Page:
ThePrinceton Legacy Libraryuses the latest print-on-demand technology to again make available previously out-of-print books from the distinguished backlist of Princeton University Press. These paperback editions preserve the original texts of these important books while presenting them in durable paperback editions. The goal of the Princeton Legacy Library is to vastly increase access to the rich scholarly heritage found in the thousands of books published by Princeton University Press since its founding in 1905.

    eISBN: 978-1-4008-6483-6
    Subjects: History

Table of Contents

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  1. Front Matter
    (pp. i-iv)
  2. Table of Contents
    (pp. v-vi)
  3. List of Illustrations
    (pp. vii-viii)
  4. FOREWORD PÉTER HANÁK 1921–1997
    (pp. ix-xii)
    Carl E. Schorske

    With characteristic eagerness and almost boyish pride, Péter Hanák had awaited the appearance of this book, his first to be published in the America he had come to love so well. Just as the volume is going to press, death has intervened to rob him of his joy—and to deprive the historical profession of one of its most energetic and enthusiastic practitioners. Through fifty years of drastic historical change, Péter Hanák was among the most active Hungarian scholars: first in placing Hungary’s history in transnational perspective; then in bringing newer Western methods to bear on Hungarian historical experience. In...

  5. ACKNOWLEDGMENTS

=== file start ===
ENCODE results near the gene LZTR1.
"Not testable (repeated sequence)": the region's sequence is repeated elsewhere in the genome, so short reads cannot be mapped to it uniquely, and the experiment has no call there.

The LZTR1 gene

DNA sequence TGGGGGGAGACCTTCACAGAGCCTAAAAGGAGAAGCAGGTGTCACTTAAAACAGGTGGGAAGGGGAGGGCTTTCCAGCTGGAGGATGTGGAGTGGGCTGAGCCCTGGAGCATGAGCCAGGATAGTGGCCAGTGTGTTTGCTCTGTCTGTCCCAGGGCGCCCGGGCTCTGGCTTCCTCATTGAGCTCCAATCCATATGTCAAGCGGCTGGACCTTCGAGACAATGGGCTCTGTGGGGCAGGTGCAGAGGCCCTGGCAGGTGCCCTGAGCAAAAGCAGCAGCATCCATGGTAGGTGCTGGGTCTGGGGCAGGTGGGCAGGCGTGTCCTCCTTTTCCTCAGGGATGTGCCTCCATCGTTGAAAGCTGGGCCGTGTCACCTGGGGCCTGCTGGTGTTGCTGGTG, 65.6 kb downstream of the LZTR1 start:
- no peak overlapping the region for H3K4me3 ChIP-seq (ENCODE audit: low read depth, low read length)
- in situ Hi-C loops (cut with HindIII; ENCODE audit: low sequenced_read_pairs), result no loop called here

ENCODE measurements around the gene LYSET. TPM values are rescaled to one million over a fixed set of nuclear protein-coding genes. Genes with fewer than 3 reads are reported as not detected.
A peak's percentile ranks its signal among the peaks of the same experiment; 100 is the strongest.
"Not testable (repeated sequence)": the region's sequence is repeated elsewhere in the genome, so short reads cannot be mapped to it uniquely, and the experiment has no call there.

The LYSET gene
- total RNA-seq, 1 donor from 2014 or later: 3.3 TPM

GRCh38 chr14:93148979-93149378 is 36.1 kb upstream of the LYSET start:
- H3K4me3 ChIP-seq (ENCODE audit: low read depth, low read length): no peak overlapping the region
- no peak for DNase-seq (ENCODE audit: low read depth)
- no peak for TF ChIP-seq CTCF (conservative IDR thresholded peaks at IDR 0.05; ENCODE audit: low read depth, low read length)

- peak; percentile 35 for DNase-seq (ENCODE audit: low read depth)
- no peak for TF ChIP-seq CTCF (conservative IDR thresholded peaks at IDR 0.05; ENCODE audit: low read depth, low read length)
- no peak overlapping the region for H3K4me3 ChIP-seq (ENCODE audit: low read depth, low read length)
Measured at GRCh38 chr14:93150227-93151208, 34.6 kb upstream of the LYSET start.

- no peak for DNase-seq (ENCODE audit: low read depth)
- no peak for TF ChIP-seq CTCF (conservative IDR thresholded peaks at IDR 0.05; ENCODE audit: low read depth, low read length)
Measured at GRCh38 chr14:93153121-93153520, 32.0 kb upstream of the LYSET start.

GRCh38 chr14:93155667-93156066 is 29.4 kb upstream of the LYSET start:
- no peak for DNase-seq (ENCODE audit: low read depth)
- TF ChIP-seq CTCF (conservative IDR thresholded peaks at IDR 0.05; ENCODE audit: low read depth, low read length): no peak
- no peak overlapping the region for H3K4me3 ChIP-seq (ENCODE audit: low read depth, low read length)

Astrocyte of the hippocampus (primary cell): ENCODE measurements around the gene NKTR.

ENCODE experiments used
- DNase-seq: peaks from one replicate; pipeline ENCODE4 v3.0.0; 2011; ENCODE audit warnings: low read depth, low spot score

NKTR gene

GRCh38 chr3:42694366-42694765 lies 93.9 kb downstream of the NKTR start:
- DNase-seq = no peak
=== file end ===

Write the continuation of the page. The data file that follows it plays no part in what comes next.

(pp. xiii-xiv)
  6. INTRODUCTORY REFLECTIONS ON CULTURAL HISTORY
    (pp. xv-2)

    This book is about two famous, neighboring Central European cities: Vienna and Budapest. They are bound by a common destiny, tradition, and culture, yet divided by their history, character, tradition, and culture as well. Nothing can demonstrate the truth of this paradox more plainly than the way they were spliced together in the former Austro-Hungarian Monarchy, almost as complements of each other. For although they shared the same framework of state and enjoyed the same prosperity and cultural florescence under the Monarchy, their rivalry, mutual suspicion, social structure, and mentality drove a wedge between them.

    The antagonism manifested itself more...

  7. Chapter One URBANIZATION AND CIVILIZATION: VIENNA AND BUDAPEST IN THE NINETEENTH CENTURY
    (pp. 3-43)

    The existence of a link between modern urbanization and the processes of embourgeoisement, the rise of the middle class, can be taken as self-evident. It hardly needs proving that the expansion of the production of goods and development of capitalist production were the underlying requirement and main stimulus for modern urbanization, and that the resulting urban development differed in kind from medieval development. Modern urbanization, with its complete openness, dynamic expansion, and fast acceleration, differed indeed from the slow growth or frequent stagnation of medieval and early modern times, when towns were still surrounded by walls, privileges, and other constraints....